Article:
What is clear, is that if your Council make a mistake, they will not usually admit to it, but rather seek to hide their incompetence. It is quite extraordinary the lengths some officers will go to obtain a decision in their favour. They are masters of spin. Evidence will go missing from files at inconvenient moments and memories go blank in the witness box. At the moment planning officers are relatively safe and members also protected. This is because when a company or individual finally accumulates sufficient evidence to bring an action, they go after the Council. They should of course go after the officer(s) and member(s) as well as the Council they serve. Don't let them get away scott free. Obviously, it is better to go with the flow, than move such a mountain. Hence, I would caution anyone thinking of taking on their Council without the benefit of legal insurance or legal aid.
A COUNCILLORS PERSPECTIVE
When contacting your local councilor, explain your problem briefly and to the point. In my case the local Member was set against me and refused to listen, but only because I left it so long to join in the game. By that time and being un-represented, this member had gone with the officers for so long, that despite being an amateur archaeologist, he turned a blind eye to the history he should have been out to protect. Unfortunately, this member passed away and I don't like speaking ill of the dead.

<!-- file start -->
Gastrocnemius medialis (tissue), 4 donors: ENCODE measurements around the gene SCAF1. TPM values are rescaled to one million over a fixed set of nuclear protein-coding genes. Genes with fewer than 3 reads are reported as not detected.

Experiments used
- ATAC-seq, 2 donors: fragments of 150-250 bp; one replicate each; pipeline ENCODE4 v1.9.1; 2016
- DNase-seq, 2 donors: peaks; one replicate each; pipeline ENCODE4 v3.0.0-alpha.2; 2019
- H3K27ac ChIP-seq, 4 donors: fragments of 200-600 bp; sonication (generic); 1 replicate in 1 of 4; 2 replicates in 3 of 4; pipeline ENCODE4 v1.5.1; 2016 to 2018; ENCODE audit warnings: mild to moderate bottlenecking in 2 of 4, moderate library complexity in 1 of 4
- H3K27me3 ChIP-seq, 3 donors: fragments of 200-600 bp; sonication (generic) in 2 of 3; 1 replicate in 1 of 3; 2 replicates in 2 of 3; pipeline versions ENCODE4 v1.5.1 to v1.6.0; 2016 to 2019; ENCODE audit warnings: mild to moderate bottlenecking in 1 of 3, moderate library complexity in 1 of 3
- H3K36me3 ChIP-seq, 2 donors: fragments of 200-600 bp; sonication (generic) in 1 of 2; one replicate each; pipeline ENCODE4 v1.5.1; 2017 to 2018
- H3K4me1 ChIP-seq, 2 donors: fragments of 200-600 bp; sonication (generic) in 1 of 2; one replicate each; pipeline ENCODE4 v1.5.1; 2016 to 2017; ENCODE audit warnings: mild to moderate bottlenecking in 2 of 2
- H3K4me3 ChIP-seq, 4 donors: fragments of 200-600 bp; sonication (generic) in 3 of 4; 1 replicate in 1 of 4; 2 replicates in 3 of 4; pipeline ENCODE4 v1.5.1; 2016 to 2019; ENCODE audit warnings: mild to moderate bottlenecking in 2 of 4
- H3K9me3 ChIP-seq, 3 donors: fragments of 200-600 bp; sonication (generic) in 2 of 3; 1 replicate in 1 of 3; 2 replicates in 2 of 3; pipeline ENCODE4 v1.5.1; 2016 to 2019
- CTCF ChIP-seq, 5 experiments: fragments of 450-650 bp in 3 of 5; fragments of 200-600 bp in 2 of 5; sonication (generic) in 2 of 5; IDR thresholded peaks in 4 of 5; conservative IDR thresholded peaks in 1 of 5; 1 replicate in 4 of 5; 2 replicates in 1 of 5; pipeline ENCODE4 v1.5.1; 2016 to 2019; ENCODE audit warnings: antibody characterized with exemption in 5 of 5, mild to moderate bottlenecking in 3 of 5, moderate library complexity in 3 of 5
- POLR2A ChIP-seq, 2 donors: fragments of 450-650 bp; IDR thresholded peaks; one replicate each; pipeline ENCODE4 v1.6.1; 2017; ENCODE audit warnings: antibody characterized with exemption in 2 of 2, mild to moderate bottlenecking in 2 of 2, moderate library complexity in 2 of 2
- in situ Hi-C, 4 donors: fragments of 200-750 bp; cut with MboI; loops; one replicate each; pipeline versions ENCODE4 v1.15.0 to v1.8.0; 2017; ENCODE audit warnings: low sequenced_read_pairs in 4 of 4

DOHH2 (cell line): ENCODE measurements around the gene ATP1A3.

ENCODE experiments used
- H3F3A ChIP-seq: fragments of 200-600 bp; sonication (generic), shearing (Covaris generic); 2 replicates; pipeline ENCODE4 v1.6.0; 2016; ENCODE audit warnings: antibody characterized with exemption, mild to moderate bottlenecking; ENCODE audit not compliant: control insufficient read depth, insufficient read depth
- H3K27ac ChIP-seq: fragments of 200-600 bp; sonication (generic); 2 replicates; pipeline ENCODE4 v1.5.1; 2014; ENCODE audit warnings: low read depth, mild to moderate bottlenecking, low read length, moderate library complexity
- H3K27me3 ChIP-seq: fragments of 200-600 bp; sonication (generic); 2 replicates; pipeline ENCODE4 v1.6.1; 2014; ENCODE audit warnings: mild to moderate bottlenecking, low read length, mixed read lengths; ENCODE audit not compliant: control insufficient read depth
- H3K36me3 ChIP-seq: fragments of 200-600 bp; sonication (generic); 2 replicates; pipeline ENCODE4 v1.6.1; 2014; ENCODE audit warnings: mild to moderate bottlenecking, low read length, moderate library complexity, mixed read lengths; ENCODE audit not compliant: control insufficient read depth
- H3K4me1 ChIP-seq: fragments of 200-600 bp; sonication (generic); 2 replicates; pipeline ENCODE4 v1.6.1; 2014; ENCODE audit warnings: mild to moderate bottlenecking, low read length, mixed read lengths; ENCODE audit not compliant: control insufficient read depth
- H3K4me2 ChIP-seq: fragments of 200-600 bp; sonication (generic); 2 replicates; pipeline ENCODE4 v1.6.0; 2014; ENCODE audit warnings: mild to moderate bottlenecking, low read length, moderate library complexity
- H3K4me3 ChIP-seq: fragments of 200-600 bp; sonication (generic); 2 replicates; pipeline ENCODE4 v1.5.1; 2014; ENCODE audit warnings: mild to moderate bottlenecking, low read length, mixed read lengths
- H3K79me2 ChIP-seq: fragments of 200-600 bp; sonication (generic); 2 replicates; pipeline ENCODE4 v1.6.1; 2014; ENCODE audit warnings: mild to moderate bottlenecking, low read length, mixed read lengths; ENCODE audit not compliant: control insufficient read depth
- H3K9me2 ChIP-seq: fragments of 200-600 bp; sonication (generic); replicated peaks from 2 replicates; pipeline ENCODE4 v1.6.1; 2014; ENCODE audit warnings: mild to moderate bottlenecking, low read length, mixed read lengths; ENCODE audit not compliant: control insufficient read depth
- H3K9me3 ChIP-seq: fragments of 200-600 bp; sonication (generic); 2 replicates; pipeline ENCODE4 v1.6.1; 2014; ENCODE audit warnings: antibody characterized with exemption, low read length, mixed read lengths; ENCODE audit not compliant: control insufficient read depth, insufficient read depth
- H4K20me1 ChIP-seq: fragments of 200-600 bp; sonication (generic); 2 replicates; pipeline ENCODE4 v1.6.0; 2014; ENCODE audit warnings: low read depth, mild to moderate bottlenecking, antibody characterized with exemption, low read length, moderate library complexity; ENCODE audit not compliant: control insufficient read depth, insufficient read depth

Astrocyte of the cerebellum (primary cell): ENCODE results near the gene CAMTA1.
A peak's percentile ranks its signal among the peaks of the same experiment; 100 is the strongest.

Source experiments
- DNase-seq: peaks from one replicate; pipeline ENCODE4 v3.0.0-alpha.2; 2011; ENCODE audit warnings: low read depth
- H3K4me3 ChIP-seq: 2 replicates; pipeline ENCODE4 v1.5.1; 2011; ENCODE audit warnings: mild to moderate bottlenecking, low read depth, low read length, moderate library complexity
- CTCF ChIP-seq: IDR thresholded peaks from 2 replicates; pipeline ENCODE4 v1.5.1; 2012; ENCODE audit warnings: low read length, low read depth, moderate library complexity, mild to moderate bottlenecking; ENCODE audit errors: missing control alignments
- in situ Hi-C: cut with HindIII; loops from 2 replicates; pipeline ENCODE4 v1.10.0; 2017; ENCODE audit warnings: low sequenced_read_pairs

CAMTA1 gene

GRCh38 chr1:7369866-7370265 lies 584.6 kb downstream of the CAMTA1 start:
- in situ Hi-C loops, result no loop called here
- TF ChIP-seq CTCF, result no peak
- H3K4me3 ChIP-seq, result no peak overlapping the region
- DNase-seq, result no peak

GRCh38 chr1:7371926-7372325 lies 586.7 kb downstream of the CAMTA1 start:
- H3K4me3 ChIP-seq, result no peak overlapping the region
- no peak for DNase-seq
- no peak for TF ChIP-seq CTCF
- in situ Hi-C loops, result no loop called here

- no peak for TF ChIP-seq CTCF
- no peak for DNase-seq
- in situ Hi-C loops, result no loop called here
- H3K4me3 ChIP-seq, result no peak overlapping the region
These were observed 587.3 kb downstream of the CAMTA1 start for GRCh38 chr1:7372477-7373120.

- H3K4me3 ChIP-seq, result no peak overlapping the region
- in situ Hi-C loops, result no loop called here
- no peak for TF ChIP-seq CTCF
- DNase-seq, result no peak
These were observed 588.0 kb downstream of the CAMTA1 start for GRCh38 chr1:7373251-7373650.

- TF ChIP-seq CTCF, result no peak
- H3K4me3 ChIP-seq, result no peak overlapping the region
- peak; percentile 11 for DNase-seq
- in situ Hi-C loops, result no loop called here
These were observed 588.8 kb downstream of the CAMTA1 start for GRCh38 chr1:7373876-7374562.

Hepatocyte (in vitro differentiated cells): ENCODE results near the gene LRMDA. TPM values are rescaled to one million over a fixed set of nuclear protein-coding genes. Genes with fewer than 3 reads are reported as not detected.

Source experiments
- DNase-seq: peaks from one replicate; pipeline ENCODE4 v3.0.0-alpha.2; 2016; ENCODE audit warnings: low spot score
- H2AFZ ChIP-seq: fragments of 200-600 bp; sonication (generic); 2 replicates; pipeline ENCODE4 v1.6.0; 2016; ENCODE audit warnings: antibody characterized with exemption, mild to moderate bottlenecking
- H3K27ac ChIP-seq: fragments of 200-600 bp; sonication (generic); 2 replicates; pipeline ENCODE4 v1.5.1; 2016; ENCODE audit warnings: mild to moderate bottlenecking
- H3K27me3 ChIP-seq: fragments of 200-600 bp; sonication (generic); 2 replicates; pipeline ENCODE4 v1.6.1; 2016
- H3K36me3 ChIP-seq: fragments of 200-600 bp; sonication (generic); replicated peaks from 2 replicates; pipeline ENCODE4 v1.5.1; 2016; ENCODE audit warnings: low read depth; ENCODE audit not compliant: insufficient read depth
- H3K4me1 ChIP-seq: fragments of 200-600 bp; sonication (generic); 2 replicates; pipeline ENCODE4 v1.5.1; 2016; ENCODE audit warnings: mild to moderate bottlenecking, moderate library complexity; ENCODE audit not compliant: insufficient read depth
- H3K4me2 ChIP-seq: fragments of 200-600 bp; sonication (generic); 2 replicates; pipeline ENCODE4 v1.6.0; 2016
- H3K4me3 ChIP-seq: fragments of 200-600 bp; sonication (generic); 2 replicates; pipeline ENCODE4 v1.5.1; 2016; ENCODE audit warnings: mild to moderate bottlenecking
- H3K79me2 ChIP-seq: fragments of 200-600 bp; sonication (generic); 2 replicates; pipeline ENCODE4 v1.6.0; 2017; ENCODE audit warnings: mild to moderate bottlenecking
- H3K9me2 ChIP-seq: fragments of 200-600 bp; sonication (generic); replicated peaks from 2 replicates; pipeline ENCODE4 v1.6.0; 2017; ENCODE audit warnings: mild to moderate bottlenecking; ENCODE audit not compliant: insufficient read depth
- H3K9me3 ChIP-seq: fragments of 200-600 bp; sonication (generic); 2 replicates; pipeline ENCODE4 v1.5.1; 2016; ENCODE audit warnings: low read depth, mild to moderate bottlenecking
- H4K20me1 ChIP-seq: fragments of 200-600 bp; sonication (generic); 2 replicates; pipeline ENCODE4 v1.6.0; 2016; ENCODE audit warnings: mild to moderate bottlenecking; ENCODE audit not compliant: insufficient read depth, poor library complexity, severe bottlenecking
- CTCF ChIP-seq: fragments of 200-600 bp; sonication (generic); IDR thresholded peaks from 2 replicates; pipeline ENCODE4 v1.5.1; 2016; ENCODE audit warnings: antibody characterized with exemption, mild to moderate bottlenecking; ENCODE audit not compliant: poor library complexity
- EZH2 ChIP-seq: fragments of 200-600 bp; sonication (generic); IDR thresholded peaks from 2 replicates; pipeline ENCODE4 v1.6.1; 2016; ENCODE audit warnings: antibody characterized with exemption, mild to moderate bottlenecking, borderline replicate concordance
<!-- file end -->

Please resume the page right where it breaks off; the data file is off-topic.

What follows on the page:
Hence you should communicate with your member as early as practicable or speak with other local councillors until you find one sympathetic to your concerns. In fact every Councillor is duty bound to protect you against unfavorable treatment or discrimination and to represent you. You are entitled to lobby the members. Should your local member have listened to a neighbour first, then seek another ear. Almost all planning disputes arise from some kind of neighbour contact, or failure of the proposer (developer) to adequately inform close by landowners and listen to them. You might remind your Members of their obligation ever so politely. Don't force it down their throat. They are not well paid for what they do. Hence, they must want to represent their community.
When you find a good guy (advocate), don't burden him with triviality. Don't mislead or keep vital information from your advocate. Otherwise, he or she might take the view your concerns are less well founded than you make out and cause him or her to question your judgment. If you want things kept confidential, tell him so.
Lastly, I would just like to say to the growing number of affected members of the public who telephone or email me, that I am so very pleased if anything we have published can be used to further just decision making. The encouragement is mutual! Lastly, if you cannot find what you are looking for on these pages and need some help, please help me to help others by emailing first. Please reserve the telephone for emergencies only.